Dressed in black and protected by fifties-style shades, Richard Hawley explains the inspiration behind 'Don't Stare At The Sun': the mundane act of taking his youngest son kite flying. “What made it interesting was I was off me head on fucking acid”.
Such is the continuing attraction of a Sheffield artist that has metamorphosed from sideman as reliable as his home city's steel, through bequiffed crooner to his current unexpected guise as psychedelic rocker, albeit with the earthy humour of a South Yorkshire working men's club. This latest career swerve, evinced on last year's Mercury short-listed album Standing At The Sky's Edge, is perfectly suited to a sunset outdoors show. Last month, while criticising Glasto for losing its political edge, the pre-Beatles inspired musician added he was looking forward to playing this Thameside palace for its historical value.
Somerset House repays the compliment with some glorious colours that match the parched heat in Hawley's more expansive material, having previously hymned windswept moors and drizzly streets. He adds a feral growl to his rich baritone on the opening title track to the current album to accompany the simmering guitars that hint at the anti-coalition anger behind some of its content. The expansive feel is reminiscent of latter-day Oasis, without their blank turgidity. Instead, Hawley brings his own sense of committed empathy.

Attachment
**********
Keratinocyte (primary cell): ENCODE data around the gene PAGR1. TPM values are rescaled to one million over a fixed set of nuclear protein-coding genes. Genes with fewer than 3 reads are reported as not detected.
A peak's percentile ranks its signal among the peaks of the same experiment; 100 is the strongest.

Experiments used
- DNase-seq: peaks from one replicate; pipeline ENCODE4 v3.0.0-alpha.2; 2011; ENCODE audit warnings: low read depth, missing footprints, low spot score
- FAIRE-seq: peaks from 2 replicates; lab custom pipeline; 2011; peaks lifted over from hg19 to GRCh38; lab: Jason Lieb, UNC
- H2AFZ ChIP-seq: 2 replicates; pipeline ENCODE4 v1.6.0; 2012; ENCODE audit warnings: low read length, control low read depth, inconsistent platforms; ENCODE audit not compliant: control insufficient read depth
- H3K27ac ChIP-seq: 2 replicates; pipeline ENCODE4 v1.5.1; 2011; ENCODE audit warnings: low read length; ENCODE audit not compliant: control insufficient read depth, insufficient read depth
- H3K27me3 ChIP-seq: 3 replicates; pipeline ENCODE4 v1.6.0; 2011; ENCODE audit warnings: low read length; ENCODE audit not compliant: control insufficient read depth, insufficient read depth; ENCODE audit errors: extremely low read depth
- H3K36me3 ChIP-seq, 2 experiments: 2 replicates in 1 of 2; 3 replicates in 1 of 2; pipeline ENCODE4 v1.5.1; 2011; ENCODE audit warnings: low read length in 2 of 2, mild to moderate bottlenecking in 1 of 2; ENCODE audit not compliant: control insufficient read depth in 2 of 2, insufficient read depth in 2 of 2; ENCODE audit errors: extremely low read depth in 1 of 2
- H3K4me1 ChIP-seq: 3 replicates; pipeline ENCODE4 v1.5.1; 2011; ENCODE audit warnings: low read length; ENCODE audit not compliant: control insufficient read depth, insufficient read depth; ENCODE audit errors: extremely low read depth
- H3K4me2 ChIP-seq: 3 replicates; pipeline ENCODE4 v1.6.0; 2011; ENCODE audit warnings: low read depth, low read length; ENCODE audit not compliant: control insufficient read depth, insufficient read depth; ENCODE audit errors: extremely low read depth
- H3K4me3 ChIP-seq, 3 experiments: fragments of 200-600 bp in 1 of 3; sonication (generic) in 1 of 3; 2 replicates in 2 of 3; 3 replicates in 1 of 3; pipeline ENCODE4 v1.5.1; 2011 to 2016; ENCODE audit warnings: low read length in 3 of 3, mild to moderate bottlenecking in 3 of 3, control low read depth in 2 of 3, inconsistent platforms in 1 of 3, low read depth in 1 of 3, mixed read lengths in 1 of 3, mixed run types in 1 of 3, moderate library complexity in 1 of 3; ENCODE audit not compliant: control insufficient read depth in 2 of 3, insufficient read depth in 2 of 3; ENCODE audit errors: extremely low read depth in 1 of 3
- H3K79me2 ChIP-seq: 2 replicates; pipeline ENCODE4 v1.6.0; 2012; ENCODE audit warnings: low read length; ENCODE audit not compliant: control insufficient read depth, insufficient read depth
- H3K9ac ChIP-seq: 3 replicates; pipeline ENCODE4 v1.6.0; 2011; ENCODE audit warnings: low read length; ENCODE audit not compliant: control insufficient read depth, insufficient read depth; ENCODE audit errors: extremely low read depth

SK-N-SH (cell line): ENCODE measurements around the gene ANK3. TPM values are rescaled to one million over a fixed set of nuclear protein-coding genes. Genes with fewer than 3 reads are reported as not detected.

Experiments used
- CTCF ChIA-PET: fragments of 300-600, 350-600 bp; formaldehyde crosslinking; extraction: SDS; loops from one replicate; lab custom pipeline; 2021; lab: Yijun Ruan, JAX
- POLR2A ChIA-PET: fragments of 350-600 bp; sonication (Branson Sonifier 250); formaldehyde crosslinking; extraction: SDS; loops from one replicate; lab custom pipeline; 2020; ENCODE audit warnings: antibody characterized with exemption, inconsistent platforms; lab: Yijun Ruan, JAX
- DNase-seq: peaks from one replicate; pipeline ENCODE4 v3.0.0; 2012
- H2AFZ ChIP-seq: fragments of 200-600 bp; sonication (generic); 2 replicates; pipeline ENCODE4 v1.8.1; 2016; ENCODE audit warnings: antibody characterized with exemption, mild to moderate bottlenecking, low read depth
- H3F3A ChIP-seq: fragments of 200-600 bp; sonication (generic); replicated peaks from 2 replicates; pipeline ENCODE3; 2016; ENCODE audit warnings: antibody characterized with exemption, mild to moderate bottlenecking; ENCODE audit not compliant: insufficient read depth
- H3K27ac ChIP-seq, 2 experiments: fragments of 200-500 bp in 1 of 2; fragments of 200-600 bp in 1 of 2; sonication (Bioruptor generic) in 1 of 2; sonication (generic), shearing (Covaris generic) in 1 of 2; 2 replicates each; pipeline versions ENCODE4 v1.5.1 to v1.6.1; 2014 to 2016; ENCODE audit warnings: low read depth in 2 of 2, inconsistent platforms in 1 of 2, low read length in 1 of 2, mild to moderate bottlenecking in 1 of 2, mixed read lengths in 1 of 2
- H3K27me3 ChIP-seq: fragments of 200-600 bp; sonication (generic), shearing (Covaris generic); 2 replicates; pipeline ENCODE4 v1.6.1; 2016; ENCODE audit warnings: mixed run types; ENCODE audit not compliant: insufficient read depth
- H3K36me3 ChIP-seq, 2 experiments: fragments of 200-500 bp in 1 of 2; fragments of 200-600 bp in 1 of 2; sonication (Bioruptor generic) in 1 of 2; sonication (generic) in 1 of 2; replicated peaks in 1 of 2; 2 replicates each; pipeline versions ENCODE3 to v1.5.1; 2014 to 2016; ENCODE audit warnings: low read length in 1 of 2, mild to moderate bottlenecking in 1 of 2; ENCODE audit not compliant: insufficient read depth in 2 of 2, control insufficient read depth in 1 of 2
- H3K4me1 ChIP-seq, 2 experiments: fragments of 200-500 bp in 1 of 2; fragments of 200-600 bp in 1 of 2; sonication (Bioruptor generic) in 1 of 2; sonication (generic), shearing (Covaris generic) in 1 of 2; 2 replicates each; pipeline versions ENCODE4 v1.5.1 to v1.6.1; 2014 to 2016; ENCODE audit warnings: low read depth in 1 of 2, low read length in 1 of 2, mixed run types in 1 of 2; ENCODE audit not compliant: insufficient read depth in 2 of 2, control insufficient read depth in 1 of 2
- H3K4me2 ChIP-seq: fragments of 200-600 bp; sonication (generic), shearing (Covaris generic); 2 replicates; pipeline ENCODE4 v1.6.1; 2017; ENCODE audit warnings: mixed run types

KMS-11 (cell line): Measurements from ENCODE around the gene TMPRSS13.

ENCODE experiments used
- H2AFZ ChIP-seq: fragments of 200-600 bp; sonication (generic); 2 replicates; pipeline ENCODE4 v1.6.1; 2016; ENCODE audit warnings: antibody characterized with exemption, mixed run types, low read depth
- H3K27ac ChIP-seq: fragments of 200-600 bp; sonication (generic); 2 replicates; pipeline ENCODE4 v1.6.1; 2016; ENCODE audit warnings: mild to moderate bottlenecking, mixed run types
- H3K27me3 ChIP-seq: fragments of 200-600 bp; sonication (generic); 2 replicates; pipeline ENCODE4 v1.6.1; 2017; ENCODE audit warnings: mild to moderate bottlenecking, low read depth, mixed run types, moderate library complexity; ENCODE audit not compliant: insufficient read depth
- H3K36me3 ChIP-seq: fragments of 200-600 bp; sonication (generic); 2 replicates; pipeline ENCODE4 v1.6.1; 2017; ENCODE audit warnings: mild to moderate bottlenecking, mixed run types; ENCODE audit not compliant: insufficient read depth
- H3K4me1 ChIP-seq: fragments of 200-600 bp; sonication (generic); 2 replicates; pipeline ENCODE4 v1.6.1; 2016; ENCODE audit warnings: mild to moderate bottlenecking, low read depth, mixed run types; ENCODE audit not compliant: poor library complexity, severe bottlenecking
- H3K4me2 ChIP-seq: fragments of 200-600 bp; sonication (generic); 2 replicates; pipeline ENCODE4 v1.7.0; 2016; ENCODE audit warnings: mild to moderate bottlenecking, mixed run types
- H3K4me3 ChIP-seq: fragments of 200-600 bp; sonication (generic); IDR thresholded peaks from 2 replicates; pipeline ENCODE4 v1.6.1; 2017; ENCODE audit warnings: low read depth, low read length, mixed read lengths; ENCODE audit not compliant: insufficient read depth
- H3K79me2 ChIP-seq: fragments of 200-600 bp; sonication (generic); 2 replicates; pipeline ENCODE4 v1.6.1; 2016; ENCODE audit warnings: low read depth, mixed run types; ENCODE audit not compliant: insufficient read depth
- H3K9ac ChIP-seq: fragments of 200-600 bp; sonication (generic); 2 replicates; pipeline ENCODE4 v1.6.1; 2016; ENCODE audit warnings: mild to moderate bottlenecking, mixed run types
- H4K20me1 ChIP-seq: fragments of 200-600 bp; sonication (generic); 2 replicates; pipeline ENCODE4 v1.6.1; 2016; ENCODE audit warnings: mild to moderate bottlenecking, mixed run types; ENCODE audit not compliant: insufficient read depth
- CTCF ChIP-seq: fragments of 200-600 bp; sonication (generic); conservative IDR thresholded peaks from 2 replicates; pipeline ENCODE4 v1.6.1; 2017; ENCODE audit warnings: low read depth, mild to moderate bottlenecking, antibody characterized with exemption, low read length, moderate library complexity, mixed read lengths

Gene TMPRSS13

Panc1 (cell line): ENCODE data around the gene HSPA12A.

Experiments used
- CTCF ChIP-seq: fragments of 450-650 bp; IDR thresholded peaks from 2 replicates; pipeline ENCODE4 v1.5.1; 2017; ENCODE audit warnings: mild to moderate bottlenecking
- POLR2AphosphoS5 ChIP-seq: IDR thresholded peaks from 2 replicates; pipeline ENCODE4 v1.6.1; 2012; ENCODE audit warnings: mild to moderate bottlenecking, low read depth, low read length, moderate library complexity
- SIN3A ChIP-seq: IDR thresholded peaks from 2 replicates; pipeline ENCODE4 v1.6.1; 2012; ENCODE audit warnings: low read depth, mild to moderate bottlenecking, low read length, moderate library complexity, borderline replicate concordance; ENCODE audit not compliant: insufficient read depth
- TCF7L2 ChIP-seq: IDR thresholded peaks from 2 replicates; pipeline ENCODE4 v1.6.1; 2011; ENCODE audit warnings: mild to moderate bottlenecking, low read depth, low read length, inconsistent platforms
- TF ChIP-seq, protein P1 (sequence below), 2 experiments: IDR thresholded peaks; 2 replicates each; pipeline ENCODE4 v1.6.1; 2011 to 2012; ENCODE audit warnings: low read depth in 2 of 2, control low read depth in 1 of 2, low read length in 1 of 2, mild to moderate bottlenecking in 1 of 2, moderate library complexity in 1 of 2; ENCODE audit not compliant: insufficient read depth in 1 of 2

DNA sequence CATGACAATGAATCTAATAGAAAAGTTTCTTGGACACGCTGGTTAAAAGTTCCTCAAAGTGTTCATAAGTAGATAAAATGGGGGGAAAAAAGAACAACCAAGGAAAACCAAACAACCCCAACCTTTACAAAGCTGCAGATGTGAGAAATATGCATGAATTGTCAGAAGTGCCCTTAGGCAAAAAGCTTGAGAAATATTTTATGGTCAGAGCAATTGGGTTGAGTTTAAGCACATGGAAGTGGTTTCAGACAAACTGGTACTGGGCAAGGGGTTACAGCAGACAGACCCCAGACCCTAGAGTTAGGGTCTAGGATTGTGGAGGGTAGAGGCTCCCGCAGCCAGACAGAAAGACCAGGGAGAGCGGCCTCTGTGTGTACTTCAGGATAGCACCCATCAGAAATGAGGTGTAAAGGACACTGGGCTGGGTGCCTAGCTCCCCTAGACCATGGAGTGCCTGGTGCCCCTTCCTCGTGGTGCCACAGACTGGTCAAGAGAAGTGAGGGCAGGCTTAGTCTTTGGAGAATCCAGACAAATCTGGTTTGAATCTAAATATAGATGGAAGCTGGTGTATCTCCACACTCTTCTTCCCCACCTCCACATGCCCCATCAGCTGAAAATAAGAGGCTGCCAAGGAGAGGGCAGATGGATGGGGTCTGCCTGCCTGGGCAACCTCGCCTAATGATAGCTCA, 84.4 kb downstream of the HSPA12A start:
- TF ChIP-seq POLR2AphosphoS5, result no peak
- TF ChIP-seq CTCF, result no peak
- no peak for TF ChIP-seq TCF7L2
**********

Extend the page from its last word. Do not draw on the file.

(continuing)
Soon, though, he returns to the familiar croon that accompanies his timeless romances, 'Tonight The Streets Are Ours' among them, with the LSD-inspired number forming a bridge back to older songs. Hawley's guitar moves from dusty twang to delicate chimes and back to the Byrdsian jangle with terse solos that never lose their purpose, all the while backed by a sharp backing band led by the concise, supple patterns of drummer Dean Beresford.
This group are just as comfortable on the unadulterated rockabilly shuffle of 'Serious', complete with maracas and double bass, as on the soaring 'Open Up Your Door', one of the several tunes that build so smoothly the increase in intensity almost sneaks up on you. All that is missing from the crisp sound is some beef in the bottom end, especially during more spacious moments that remain compelling thanks to subtle details and an attentive audience unfazed by Hawley's lengthened pause before he ends the gorgeous 'Before'. Such extended, mutating numbers feel reminiscent of Echo And The Bunnymen at their most romantic, albeit grounded in old-fashioned craftsmanship.